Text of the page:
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Reforming Water Management for the Environment

Jeffrey Mount November 14, 2017

A longer version of this piece was recently published by Water Deeply.

It’s time for California to rethink how it manages water for the environment. Despite decades of effort, many of the state’s aquatic native species are in decline. Controversy over water for the environment remains high. The latest drought left lasting effects on already-stressed species and their ecosystems and highlighted the need for a change of course.

Our new research identifies shortcomings in current practices and lays out three reforms that could reduce conflict while improving freshwater ecosystems.

Better accounting. During the latest drought, state and federal agencies found their decision making hampered by information gaps on water availability and use and ecosystem conditions. For example, weaknesses in accounting and monitoring systems—and poor operational choices at Shasta Reservoir—pushed endangered winter-run Chinook salmon to the brink of extinction.

These management challenges were made more contentious by public perceptions about the uses of environmental water. The state lumps many things into the “environmental water” category, including flows required by regulations to maintain water quality for urban and agricultural uses. For example, during the drought, environmental water that flowed from the Delta into San Francisco Bay was widely criticized as “wasted to the sea.” Yet most of this water was needed to prevent high salinity in Delta water supplies.

We must do a better job of measuring and tracking water and ecosystem conditions—and make this information timely and transparent. The state also needs to clearly define what purposes “environmental water” serves, and separate water that benefits both water users and the environment from that used solely to support ecosystems. Better accounting will improve efficiency and provide a common understanding of water use for policy debates.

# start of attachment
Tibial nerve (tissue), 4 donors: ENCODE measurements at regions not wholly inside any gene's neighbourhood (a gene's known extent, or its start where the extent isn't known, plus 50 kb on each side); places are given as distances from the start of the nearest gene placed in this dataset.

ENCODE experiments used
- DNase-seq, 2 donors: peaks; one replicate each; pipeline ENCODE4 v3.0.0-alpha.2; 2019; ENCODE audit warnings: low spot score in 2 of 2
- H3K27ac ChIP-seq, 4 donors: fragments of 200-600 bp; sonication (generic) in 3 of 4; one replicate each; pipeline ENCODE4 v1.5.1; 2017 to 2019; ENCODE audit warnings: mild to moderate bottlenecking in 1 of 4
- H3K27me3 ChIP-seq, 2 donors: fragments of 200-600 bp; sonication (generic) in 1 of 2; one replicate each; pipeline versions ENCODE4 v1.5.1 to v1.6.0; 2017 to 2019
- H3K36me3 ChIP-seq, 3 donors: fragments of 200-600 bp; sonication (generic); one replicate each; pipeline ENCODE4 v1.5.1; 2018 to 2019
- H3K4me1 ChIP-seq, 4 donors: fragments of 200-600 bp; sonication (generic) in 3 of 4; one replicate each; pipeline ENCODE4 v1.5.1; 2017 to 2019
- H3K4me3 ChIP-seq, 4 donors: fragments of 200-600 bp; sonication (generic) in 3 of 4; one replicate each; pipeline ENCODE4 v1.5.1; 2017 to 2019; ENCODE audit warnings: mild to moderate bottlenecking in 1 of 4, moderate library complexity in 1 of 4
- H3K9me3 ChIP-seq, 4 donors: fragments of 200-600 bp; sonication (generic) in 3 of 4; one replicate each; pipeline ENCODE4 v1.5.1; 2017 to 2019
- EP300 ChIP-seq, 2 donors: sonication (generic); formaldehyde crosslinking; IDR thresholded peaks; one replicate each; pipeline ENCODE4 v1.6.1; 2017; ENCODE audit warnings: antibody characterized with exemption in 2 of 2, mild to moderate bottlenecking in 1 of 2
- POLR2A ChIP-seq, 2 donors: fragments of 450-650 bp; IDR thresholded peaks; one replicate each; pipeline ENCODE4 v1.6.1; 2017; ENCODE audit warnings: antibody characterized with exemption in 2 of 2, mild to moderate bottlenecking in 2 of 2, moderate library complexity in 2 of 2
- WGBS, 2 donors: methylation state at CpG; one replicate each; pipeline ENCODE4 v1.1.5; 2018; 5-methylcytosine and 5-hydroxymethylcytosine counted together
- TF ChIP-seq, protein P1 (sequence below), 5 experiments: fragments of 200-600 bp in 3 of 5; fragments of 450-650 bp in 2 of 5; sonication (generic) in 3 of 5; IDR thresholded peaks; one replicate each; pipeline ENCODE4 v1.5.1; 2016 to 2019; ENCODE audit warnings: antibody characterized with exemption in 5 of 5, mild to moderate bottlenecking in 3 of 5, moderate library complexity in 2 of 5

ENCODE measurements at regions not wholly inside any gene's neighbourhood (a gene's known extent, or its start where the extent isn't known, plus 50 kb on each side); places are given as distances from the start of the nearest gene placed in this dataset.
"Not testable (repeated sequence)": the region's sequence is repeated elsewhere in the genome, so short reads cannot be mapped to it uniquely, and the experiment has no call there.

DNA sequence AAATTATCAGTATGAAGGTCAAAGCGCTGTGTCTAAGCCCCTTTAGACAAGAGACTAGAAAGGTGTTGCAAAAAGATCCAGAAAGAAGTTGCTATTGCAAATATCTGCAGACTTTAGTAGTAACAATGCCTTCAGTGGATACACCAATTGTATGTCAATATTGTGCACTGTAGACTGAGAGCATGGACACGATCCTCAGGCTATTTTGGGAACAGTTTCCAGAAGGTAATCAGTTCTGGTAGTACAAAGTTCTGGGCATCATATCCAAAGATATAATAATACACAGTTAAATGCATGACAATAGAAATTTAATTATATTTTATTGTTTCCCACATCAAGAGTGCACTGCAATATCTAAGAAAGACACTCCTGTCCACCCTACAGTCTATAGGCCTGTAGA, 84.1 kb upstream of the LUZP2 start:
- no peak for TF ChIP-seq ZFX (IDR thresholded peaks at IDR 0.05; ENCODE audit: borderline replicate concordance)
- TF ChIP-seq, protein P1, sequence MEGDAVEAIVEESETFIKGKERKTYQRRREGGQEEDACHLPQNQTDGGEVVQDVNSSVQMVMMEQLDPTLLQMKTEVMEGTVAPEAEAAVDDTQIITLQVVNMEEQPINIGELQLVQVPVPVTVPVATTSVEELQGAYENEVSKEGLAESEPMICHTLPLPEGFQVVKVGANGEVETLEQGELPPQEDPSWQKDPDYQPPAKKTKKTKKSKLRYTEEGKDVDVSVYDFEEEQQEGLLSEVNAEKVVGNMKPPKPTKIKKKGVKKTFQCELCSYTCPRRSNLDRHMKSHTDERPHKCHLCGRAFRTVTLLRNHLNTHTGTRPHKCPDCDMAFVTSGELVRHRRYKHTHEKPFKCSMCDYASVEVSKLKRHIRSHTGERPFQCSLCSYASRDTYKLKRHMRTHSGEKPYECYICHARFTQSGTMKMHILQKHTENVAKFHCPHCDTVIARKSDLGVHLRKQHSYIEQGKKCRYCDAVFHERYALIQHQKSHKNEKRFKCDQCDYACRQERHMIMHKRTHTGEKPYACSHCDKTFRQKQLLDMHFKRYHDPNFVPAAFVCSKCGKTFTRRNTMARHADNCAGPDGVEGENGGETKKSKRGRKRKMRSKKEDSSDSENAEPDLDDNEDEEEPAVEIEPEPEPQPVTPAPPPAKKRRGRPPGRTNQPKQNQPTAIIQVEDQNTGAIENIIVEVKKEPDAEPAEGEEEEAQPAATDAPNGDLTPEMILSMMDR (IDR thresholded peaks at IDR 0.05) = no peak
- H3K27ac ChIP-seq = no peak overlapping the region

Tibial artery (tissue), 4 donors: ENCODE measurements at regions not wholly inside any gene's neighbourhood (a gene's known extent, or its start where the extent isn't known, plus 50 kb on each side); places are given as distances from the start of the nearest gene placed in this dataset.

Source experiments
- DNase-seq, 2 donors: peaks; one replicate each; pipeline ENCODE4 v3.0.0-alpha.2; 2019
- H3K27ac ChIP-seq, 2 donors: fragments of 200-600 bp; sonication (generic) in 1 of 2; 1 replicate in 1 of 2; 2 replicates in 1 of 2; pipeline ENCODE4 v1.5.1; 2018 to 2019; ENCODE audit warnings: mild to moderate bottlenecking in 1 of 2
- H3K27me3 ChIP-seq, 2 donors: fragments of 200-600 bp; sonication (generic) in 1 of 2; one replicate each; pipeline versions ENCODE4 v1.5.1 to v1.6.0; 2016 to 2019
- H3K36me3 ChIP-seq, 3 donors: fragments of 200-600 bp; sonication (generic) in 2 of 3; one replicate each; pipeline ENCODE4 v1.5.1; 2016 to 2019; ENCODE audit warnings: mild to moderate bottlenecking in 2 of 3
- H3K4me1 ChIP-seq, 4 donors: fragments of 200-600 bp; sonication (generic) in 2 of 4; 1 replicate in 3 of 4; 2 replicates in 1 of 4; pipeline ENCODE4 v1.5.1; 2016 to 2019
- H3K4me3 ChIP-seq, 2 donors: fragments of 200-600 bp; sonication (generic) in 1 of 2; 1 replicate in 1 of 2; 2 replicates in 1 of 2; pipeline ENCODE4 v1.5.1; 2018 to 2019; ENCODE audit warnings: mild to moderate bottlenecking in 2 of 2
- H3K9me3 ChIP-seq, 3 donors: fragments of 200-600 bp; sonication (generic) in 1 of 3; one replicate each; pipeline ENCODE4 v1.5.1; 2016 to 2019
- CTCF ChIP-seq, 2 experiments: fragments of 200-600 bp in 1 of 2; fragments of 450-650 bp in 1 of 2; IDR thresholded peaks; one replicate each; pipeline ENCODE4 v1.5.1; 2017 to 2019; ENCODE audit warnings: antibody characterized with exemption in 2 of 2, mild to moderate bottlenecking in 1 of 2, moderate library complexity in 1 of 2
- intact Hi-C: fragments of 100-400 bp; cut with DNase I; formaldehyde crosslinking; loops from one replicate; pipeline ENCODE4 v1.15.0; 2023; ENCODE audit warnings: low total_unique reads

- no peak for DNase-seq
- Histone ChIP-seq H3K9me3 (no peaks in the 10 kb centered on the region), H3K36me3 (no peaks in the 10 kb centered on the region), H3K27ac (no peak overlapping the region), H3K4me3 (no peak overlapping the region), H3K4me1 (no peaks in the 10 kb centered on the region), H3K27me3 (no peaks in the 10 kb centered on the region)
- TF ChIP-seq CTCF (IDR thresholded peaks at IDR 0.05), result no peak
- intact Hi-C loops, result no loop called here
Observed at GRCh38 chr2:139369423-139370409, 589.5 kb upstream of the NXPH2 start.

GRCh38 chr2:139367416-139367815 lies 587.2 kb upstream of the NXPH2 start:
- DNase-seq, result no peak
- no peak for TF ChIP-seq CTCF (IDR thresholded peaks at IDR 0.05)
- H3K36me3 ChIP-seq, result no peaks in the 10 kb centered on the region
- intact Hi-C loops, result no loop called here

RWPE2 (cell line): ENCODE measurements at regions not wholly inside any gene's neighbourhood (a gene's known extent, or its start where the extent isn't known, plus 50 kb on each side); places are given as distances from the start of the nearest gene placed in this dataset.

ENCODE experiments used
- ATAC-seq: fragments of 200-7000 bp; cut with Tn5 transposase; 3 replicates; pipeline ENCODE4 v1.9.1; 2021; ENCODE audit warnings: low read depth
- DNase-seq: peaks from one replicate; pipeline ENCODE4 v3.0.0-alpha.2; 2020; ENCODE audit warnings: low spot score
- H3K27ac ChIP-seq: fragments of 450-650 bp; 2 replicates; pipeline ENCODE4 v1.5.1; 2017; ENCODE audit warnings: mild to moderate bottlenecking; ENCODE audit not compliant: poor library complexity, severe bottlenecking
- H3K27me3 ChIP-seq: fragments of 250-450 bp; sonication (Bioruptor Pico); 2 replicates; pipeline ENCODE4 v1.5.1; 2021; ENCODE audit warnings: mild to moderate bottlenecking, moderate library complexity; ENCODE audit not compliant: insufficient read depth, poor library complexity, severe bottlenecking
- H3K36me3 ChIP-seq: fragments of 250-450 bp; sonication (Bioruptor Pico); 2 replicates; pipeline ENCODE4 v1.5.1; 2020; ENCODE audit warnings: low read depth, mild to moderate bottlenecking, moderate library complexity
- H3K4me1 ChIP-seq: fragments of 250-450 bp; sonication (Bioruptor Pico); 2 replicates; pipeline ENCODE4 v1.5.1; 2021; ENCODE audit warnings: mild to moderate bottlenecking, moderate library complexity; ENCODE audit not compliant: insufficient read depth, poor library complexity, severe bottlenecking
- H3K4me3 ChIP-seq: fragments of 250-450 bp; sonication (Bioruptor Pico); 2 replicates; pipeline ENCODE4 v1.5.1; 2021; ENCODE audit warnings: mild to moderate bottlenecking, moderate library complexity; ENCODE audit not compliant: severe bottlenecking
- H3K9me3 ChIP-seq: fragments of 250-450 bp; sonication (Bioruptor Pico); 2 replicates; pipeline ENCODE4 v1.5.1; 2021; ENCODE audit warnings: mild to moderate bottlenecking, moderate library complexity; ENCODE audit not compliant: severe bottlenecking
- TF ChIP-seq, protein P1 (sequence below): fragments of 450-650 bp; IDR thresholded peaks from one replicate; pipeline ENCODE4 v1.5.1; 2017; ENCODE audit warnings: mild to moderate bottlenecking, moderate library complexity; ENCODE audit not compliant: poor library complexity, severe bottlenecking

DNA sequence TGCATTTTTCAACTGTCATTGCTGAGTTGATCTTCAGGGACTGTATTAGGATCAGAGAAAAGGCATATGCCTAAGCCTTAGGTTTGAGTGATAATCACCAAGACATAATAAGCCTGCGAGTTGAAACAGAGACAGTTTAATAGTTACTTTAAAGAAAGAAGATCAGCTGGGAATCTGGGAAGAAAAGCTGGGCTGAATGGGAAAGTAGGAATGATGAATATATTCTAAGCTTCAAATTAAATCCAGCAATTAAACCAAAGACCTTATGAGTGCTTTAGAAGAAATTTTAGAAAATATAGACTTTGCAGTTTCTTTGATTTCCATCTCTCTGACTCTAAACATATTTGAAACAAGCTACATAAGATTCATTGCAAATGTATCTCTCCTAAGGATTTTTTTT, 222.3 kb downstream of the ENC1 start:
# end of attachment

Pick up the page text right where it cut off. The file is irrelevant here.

Better planning. The drought revealed major weaknesses in how California plans for and responds to water scarcity in ecosystems. While urban water managers routinely plan for drought, no such planning exists for ecosystems. With a few exceptions, fish and wildlife agencies react to—rather than plan for—severe drought.

California needs to shift from reacting to drought to anticipating and mitigating its effects on ecosystems. This can be achieved through the development of watershed ecosystem plans that set management goals and priorities for actions.

In addition, California needs annual contingency plans to prepare for uncertainty over how wet the winter and spring will be. A good model is that of Victoria, Australia, where water managers vet their plans and priorities with stakeholders. This allows water users to know what to expect, and tensions are reduced.

Ecosystem water budgets. California also needs a new way to allocate water to protect ecosystems. The over-reliance on minimum flow and water quality standards—often set for individual endangered species—limits the capacity of water managers to adapt to changing conditions.

A more nimble approach would also provide assurances to all interests about allocation of ecosystem water. This can be accomplished by granting the environment a water budget that can be flexibly managed, much as urban and agricultural water-right holders do. These ecosystem water budgets could be stored in reservoirs or groundwater basins, and even traded. The budget would be administered by a trustee guided by the watershed plan and good accounting systems. The trustee could manage the water budget to maximize benefit for ecosystem functions and, where possible, reduce impacts on other water users.

Management of California’s freshwater ecosystems—particularly during drought—is not working well for anyone. These reforms would improve conditions and reduce tensions over allocation of water–and enable freshwater ecosystems to adapt to a warmer and more variable climate.

News and analysis of California policy issues from PPIC

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